Dear Artificial Intelligence Insider,
Computer-aided diagnosis software has yielded disappointing results in the past because it was tasked with interpreting images in human-like fashion but lacked the abstract senses utilized by the brain, according to a team of researchers from Brazil.
With machine-learning systems, however, it's now possible for computers to classify lesions in a manner analogous to humans, the group reported in research published online in European Radiology Experimental. The results showed a promising level of performance for characterizing solid breast masses on B-mode ultrasound images using computerized BI-RADS radiomics features.
Radiologists have traditionally determined bone age by assessing the level of ossification on hand x-rays and then comparing the results with a reference atlas. This method, though, exposes children and adolescents to ionizing radiation and is subject to high interrater and intrarater variability. In contrast, AI can estimate bone age in children and adolescents on a 3D hand MRI exam with a very high level of accuracy, according to Austrian researchers. Interestingly, their AI algorithm also performed well when adapted for use on radiographs.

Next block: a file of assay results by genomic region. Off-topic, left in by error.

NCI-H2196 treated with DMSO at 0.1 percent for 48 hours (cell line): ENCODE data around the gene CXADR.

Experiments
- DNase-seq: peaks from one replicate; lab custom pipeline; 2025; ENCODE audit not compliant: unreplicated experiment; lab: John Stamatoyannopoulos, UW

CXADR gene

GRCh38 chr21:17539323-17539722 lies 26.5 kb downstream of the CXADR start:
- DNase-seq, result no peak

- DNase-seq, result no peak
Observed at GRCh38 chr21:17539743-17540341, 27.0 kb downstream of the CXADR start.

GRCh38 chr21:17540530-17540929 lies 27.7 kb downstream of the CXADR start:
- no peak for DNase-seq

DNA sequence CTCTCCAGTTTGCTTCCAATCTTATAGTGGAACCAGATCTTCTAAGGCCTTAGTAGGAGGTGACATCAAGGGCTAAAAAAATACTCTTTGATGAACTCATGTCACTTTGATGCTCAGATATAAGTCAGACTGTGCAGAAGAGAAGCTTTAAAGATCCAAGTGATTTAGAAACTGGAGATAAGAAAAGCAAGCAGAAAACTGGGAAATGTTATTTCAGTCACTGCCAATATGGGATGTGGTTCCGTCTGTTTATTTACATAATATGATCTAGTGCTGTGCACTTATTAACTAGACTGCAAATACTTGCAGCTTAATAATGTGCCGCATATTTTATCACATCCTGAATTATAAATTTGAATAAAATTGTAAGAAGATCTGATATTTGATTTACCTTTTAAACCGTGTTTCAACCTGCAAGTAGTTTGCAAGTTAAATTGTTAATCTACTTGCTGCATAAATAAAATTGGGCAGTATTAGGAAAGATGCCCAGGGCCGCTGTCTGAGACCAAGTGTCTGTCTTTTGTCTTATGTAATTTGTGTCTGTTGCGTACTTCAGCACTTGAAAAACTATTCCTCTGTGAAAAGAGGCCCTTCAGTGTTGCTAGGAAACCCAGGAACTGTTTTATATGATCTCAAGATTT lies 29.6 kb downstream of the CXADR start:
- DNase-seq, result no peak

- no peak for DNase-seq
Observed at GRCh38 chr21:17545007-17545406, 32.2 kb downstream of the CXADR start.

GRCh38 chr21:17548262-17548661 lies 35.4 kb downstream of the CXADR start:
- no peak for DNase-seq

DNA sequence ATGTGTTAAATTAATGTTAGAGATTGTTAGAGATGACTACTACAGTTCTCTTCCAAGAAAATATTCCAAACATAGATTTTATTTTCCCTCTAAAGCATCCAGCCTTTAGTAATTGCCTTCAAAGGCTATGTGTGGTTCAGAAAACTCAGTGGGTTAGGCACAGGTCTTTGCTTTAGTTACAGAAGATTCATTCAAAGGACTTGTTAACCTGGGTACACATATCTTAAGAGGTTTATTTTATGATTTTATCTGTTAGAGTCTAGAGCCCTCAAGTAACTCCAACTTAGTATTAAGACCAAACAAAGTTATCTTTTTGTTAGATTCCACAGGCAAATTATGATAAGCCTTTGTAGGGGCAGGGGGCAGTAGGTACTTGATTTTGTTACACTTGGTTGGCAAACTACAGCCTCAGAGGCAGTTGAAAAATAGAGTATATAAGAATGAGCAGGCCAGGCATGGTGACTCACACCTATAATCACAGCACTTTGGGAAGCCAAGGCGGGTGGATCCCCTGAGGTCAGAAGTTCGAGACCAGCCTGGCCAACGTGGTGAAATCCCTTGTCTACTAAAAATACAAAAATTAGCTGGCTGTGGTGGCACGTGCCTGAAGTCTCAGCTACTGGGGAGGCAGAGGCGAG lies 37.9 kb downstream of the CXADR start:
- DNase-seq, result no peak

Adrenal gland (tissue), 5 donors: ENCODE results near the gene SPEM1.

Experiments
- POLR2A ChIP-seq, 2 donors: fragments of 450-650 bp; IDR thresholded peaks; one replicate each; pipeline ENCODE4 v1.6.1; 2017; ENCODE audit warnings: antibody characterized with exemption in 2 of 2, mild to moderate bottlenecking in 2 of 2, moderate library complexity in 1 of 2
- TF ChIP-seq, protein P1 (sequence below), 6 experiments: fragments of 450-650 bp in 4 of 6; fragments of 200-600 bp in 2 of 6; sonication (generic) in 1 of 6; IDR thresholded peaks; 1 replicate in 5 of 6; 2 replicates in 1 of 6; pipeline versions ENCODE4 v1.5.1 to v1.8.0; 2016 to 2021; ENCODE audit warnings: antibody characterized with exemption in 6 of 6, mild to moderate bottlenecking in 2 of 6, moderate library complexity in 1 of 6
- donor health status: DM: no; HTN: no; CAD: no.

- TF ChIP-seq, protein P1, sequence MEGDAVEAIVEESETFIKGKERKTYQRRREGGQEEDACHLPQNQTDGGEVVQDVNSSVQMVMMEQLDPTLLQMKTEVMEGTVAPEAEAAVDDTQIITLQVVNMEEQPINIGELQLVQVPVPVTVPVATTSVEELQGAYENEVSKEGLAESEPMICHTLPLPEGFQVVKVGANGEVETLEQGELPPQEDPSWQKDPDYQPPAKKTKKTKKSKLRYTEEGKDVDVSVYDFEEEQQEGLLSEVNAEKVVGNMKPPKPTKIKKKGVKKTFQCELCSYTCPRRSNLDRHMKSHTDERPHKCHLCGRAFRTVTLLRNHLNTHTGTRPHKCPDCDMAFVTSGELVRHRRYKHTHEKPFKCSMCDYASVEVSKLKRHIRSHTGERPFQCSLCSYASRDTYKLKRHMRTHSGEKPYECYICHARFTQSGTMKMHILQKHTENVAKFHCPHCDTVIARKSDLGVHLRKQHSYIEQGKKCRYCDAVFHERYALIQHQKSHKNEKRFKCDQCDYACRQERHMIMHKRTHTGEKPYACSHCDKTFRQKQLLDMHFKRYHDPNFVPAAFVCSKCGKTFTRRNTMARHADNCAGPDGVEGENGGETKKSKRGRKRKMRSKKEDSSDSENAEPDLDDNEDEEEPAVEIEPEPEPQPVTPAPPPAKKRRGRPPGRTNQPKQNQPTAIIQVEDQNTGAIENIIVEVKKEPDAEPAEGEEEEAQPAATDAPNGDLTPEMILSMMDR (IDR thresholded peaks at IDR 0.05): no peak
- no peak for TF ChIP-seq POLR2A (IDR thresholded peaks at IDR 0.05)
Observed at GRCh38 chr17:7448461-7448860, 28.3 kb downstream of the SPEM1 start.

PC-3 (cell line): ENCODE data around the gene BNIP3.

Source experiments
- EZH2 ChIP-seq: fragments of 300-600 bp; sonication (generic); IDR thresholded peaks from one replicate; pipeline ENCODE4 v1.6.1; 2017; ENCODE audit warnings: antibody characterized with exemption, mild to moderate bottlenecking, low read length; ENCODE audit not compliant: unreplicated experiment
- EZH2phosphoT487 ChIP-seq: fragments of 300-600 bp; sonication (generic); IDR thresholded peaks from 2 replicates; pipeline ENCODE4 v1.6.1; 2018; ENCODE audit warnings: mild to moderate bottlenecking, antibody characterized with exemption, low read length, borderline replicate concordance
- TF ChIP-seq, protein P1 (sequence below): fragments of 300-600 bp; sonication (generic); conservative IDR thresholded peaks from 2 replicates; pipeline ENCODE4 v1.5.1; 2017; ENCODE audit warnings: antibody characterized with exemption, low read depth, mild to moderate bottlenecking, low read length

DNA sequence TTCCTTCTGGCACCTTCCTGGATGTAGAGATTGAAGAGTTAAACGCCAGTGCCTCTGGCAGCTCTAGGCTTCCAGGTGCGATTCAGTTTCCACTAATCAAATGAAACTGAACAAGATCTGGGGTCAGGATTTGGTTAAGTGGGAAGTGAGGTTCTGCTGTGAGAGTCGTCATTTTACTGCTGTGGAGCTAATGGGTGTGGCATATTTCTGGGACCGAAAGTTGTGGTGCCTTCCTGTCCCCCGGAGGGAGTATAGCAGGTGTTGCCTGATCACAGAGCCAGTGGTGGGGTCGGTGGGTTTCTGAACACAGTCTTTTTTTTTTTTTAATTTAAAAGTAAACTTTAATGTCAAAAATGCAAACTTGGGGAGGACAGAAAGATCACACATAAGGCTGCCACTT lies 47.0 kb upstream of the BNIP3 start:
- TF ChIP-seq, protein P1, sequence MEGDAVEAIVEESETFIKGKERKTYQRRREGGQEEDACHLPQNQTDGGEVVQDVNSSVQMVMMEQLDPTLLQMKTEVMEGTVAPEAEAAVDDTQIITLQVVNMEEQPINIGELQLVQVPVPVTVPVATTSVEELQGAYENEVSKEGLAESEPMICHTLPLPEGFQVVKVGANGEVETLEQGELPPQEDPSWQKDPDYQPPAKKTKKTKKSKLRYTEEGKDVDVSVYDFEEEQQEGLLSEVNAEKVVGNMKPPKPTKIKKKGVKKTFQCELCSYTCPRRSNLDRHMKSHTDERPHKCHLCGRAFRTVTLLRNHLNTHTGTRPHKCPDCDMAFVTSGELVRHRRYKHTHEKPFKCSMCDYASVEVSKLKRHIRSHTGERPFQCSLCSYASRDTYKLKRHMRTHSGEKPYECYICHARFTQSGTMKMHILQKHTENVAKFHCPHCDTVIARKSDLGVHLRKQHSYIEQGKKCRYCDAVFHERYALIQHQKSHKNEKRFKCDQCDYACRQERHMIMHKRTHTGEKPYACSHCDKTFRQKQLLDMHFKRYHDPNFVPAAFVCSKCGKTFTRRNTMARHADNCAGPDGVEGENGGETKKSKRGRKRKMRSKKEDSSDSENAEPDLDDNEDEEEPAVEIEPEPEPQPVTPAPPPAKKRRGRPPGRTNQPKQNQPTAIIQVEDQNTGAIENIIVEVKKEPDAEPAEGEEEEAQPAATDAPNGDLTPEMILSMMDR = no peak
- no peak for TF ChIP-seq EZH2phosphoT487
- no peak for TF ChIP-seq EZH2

German technology guru and blogger Sascha Lobo believes that radiologists must evolve if they're going to benefit significantly from the use of AI. In the new era of radiology, radiologists will need to explain, communicate, and -- where necessary -- help patients understand certain forms of data and data links, he said.
Meanwhile, according to Dr. Peter Rinck, PhD, the success of AI in radiology will depend on data validation. He explains why in his latest Maverinck column.
The medical imaging community needs to learn how to check product capability and consider conducting its own studies to evaluate the accuracy of AI algorithms, according to Dr. Nicola Strickland. In a webinar held recently by the British Institute of Radiology, the current president of the U.K. Royal College of Radiologists shared some tips for judging how well these products have been tested.
Finally, the National Health Service (NHS) in England is planning a new national laboratory that will be charged with increasing the role of AI within the NHS. The lab will be launched with 250 million pounds in funding.
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